About a week ago, the Ministry of Housing submitted a building plan to the Jerusalem Municipality for the construction of a new 9,000-unit settlement at the site of the Atarot Airport, between the Palestinian neighborhoods of Kafr Aqab, Qalandiya and Ar-Ram in East Jerusalem. This is the first step in the plan approval process and is expected to take several years before it receives final approval. If the plan is approved and built, it will mark the establishment of a new settlement in East Jerusalem for the first time since the Netanyahu government established the Har Homa settlement in 1997.
Peace Now: Netanyahu wants to strike another deadly blow to the prospect of a two-state solution. The planned settlement neighborhood drives a wedge in the heart of the Palestinian urban continuity between Ramallah and East Jerusalem, thus preventing the establishment of a viable Palestinian state with capital in East Jerusalem. Netanyahu is dragging Israel into a reality of a bi-national apartheid state and is putting the Zionist enterprise in jeopardy.
The Planning Phase – Throughout the years there has been talk of establishing a new settlement in the Atarot area, but these were mainly declarations of intent. In December 2015, Peace Now revealed that the Ministry of Housing had allocated about NIS 2 million to begin work on a plan for around 10,000 housing units in Atarot, but since then the plan had not been promoted. By submitting the plan to the municipality about a week ago, the Ministry of Housing must have completed the stages of preparation of the plan and is ready to begin the approval process.
The approval process includes a bureaucratic phase of preparation in the municipality and at the planning administration (a phase that usually takes several months). The plan will then be submitted for approval for deposit to the Jerusalem District Planning and Building Committee. After this approval the plan will be deposited for public objections, and after all objections have been heard, the plan will be submitted for final approval by the District Planning and Building Committee. The entire process, until final approval can take several years depending on various factors, including political influences to expedite or delay planning. The number given to the plan is Plan # 764963. (See more about the planning process in Jerusalem – here).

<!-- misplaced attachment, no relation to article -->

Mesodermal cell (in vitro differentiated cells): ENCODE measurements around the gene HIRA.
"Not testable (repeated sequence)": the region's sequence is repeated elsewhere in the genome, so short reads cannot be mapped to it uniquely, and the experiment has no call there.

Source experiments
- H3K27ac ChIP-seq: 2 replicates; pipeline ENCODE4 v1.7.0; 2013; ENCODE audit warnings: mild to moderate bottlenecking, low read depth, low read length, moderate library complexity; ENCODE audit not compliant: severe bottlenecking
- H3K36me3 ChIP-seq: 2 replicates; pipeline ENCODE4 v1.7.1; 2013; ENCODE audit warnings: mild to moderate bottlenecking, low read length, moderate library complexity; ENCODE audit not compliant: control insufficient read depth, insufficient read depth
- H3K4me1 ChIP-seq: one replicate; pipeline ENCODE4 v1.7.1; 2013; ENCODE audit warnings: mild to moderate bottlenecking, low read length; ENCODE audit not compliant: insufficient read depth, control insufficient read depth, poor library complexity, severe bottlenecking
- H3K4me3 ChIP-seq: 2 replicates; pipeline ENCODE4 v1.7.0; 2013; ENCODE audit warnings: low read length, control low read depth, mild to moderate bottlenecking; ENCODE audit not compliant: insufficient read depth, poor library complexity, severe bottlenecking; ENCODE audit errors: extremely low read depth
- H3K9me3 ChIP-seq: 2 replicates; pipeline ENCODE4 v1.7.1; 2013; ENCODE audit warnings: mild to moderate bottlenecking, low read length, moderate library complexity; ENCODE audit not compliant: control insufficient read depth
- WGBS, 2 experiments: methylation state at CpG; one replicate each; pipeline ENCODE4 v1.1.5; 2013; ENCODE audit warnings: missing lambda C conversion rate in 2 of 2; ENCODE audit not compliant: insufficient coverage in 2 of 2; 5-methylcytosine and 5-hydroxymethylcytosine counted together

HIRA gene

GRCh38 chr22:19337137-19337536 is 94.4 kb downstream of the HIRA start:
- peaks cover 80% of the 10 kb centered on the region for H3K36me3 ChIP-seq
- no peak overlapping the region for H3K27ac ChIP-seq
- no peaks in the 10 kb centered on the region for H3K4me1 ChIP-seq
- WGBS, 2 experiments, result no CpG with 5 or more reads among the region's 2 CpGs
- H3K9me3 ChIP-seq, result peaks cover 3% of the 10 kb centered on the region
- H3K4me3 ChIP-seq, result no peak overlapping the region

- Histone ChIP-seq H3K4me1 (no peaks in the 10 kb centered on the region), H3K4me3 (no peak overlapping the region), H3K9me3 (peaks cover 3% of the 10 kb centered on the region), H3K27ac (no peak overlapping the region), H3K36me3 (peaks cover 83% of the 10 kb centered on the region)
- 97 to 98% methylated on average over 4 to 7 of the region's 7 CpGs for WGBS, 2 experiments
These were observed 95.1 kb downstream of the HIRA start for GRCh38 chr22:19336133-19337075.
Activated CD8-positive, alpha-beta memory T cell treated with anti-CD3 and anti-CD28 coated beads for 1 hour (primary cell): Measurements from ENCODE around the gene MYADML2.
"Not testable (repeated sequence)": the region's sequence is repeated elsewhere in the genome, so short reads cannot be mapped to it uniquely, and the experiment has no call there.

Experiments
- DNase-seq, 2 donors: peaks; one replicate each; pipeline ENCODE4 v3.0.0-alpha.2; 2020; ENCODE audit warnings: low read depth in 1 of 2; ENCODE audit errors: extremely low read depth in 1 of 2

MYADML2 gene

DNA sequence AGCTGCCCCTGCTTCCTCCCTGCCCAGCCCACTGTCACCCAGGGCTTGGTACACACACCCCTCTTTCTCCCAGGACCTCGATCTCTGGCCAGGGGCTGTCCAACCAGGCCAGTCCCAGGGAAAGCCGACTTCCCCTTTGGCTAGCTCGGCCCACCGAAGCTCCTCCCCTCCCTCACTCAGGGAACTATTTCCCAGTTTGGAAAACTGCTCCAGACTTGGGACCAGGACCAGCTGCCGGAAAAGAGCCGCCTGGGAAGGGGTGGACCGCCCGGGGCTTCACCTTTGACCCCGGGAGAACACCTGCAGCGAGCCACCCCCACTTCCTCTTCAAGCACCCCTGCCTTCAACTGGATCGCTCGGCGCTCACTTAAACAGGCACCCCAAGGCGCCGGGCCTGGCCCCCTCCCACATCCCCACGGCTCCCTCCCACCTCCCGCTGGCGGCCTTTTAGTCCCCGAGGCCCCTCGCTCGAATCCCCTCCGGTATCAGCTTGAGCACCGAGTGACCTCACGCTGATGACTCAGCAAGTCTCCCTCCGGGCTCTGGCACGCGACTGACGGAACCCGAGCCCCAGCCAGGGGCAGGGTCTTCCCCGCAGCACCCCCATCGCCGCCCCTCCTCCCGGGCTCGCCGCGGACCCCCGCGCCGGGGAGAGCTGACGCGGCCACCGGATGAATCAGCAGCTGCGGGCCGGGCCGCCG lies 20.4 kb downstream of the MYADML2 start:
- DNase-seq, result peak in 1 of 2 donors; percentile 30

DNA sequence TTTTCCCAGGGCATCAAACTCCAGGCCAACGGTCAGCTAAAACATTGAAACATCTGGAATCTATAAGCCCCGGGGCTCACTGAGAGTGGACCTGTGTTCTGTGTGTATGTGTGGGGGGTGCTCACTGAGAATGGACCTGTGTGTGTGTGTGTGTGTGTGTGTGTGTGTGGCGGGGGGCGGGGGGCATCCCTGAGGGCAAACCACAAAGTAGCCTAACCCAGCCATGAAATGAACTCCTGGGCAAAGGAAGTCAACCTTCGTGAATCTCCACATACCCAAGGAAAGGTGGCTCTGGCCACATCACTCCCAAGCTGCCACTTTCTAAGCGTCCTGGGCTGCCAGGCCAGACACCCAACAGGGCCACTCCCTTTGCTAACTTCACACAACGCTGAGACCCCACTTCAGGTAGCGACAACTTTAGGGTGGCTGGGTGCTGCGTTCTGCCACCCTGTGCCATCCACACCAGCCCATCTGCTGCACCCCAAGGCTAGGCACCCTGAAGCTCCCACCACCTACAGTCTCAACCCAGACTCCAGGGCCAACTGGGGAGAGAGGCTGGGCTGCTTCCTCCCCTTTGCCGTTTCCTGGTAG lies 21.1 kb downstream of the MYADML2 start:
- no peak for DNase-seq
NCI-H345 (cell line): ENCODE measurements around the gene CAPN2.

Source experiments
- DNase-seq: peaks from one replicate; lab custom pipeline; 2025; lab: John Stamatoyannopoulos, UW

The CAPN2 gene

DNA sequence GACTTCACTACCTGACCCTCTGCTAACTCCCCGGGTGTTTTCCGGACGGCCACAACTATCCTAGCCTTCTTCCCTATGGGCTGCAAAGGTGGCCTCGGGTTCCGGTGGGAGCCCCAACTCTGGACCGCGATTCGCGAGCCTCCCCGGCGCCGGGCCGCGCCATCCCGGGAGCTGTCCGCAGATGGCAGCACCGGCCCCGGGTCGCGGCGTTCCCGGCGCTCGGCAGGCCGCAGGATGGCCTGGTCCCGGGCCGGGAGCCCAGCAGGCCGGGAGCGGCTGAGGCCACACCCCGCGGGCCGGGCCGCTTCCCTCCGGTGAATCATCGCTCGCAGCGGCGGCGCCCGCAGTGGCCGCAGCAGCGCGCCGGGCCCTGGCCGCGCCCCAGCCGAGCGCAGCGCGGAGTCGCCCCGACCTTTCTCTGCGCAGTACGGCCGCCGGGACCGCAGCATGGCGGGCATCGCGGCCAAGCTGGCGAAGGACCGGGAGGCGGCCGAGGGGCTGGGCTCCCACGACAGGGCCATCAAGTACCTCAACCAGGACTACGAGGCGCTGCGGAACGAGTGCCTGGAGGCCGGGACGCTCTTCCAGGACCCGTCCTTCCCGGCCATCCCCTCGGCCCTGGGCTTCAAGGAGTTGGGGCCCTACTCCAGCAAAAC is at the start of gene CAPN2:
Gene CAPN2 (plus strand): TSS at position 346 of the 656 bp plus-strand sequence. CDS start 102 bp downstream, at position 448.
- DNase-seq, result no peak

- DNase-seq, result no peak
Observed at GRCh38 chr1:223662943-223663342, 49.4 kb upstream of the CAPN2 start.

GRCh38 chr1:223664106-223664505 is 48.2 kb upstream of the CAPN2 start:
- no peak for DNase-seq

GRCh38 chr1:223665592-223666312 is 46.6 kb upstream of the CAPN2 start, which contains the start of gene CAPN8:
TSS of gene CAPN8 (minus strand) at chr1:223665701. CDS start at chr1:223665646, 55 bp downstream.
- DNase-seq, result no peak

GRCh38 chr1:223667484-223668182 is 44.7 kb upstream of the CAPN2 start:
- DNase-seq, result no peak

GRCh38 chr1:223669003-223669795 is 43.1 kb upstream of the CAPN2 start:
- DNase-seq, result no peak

Location and Political Significance – The plan is at the heart of an urban Palestinian continuum stretching from Ramallah, through the Israeli-annexed East Jerusalem Palestinian neighborhoods of Kfar Aqab and Qalandiya, to Beit Hanina and Shu’afat, home to hundreds of thousands of Palestinian residents. The settlement is intended to drive a wedge and become an Israeli enclave that will prevent the Palestinian development of the central and most important metropolis in the future Palestinian state: the Jerusalem-Ramallah-Bethlehem metropolitan area. Establishing an Israeli neighborhood comprising thousands of housing units, which means tens of thousands of Israelis, will make it difficult for any future two-state arrangement for two peoples because of the lack of Palestinian continuity and the damage to the potential of Palestinian capital in East Jerusalem.
Land Ownership – Most of the plan area was considered “state land,” probably from the British Mandate when the airport was established. This allows Israel to build the settlement without the need to expropriate land from their Palestinian owners. At the same time, an extensive portion of the land is still considered private land and the plan is to implement a “consolidation and distribution” procedure (without consent) whereby all landowners will be allocated a certain portion of the land according to their land value.
The plan also includes the demolition of dozens of Palestinian residential units that were built in the area without permits throughout the years.